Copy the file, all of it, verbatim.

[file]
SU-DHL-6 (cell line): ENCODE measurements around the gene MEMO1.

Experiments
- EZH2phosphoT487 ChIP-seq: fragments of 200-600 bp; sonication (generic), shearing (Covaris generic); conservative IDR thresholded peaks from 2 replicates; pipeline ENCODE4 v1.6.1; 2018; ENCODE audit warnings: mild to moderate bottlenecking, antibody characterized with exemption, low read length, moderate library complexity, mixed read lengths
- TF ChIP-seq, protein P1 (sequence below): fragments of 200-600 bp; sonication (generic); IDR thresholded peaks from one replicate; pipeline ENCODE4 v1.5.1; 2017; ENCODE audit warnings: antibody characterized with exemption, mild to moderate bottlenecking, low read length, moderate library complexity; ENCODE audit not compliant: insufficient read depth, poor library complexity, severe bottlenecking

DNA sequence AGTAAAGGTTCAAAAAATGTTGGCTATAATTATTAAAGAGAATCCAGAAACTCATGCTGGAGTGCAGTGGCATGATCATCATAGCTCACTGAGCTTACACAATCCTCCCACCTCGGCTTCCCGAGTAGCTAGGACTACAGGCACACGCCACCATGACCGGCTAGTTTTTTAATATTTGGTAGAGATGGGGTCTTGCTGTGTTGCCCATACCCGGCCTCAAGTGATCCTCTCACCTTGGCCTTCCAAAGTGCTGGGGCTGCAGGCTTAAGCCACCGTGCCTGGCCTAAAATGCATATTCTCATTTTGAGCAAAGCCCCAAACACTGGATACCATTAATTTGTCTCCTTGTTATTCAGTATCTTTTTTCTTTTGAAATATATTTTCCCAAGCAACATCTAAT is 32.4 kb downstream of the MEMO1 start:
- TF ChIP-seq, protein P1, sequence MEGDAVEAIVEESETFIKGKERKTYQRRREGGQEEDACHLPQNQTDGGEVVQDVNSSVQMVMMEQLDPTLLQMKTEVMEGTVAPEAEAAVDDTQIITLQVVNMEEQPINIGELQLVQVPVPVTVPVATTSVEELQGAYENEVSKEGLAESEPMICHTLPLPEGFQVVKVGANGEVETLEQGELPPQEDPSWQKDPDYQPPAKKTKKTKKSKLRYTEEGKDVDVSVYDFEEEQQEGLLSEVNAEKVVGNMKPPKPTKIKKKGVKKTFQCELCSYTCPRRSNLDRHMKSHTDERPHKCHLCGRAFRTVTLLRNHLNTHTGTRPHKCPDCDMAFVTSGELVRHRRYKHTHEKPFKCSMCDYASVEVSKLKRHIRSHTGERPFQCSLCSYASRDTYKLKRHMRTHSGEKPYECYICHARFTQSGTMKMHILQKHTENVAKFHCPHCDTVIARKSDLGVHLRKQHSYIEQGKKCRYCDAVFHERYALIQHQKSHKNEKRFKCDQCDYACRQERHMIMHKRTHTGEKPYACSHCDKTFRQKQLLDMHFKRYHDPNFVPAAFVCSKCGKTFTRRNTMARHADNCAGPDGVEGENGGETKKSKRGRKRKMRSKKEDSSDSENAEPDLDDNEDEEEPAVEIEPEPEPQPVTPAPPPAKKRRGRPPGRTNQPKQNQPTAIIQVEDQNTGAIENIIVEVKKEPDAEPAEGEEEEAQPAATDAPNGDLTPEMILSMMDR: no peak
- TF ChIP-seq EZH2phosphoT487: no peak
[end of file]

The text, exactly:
SU-DHL-6 (cell line): ENCODE measurements around the gene MEMO1.

Experiments
- EZH2phosphoT487 ChIP-seq: fragments of 200-600 bp; sonication (generic), shearing (Covaris generic); conservative IDR thresholded peaks from 2 replicates; pipeline ENCODE4 v1.6.1; 2018; ENCODE audit warnings: mild to moderate bottlenecking, antibody characterized with exemption, low read length, moderate library complexity, mixed read lengths
- TF ChIP-seq, protein P1 (sequence below): fragments of 200-600 bp; sonication (generic); IDR thresholded peaks from one replicate; pipeline ENCODE4 v1.5.1; 2017; ENCODE audit warnings: antibody characterized with exemption, mild to moderate bottlenecking, low read length, moderate library complexity; ENCODE audit not compliant: insufficient read depth, poor library complexity, severe bottlenecking

DNA sequence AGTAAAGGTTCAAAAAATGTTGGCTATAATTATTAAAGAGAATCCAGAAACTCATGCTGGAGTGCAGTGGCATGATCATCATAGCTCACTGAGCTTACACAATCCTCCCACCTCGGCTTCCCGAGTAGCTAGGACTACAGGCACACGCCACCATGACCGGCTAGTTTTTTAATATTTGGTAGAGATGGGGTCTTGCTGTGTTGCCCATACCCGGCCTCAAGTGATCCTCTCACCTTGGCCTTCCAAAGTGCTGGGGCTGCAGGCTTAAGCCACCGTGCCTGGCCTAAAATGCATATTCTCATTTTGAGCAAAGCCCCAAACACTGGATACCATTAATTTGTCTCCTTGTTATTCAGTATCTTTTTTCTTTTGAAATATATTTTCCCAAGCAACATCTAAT is 32.4 kb downstream of the MEMO1 start:
- TF ChIP-seq, protein P1, sequence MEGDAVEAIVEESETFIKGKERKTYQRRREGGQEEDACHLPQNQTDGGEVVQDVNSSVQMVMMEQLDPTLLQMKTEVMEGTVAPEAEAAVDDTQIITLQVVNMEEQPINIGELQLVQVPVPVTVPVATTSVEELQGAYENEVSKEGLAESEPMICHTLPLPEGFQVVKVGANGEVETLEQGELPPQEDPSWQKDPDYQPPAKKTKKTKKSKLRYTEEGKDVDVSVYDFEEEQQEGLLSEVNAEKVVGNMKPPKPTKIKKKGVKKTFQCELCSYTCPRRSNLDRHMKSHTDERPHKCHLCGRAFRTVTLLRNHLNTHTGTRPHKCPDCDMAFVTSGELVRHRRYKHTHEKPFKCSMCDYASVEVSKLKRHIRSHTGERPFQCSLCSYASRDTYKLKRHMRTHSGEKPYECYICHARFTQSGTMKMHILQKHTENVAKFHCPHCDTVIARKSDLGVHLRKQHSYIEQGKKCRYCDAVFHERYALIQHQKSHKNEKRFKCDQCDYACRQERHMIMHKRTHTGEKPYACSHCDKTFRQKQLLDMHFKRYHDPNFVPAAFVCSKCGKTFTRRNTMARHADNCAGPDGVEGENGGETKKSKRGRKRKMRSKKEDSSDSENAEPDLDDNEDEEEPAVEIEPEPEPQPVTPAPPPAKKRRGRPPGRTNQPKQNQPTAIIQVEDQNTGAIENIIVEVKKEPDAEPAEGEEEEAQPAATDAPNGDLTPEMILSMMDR: no peak
- TF ChIP-seq EZH2phosphoT487: no peak